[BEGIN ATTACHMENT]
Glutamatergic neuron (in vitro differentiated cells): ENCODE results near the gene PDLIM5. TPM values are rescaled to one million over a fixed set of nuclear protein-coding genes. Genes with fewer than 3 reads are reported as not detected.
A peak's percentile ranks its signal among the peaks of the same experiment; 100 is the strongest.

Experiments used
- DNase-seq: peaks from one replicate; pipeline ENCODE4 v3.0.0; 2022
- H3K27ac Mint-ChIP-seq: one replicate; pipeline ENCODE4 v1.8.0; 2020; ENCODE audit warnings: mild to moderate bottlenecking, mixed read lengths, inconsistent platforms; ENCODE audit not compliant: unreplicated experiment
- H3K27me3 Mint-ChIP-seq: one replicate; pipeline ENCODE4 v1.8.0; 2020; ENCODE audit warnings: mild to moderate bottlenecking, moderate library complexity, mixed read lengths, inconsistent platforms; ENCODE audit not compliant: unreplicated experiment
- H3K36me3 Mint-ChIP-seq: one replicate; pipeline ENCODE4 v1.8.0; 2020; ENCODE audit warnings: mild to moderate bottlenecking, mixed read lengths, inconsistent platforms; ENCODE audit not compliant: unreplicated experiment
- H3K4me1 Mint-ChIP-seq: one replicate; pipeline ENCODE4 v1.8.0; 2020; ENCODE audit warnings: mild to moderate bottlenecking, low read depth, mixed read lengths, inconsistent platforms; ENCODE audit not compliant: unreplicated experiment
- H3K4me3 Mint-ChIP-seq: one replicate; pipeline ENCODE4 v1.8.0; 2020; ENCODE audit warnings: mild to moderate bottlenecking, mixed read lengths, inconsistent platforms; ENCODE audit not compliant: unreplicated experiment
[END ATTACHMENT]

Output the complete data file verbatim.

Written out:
Glutamatergic neuron (in vitro differentiated cells): ENCODE results near the gene PDLIM5. TPM values are rescaled to one million over a fixed set of nuclear protein-coding genes. Genes with fewer than 3 reads are reported as not detected.
A peak's percentile ranks its signal among the peaks of the same experiment; 100 is the strongest.

Experiments used
- DNase-seq: peaks from one replicate; pipeline ENCODE4 v3.0.0; 2022
- H3K27ac Mint-ChIP-seq: one replicate; pipeline ENCODE4 v1.8.0; 2020; ENCODE audit warnings: mild to moderate bottlenecking, mixed read lengths, inconsistent platforms; ENCODE audit not compliant: unreplicated experiment
- H3K27me3 Mint-ChIP-seq: one replicate; pipeline ENCODE4 v1.8.0; 2020; ENCODE audit warnings: mild to moderate bottlenecking, moderate library complexity, mixed read lengths, inconsistent platforms; ENCODE audit not compliant: unreplicated experiment
- H3K36me3 Mint-ChIP-seq: one replicate; pipeline ENCODE4 v1.8.0; 2020; ENCODE audit warnings: mild to moderate bottlenecking, mixed read lengths, inconsistent platforms; ENCODE audit not compliant: unreplicated experiment
- H3K4me1 Mint-ChIP-seq: one replicate; pipeline ENCODE4 v1.8.0; 2020; ENCODE audit warnings: mild to moderate bottlenecking, low read depth, mixed read lengths, inconsistent platforms; ENCODE audit not compliant: unreplicated experiment
- H3K4me3 Mint-ChIP-seq: one replicate; pipeline ENCODE4 v1.8.0; 2020; ENCODE audit warnings: mild to moderate bottlenecking, mixed read lengths, inconsistent platforms; ENCODE audit not compliant: unreplicated experiment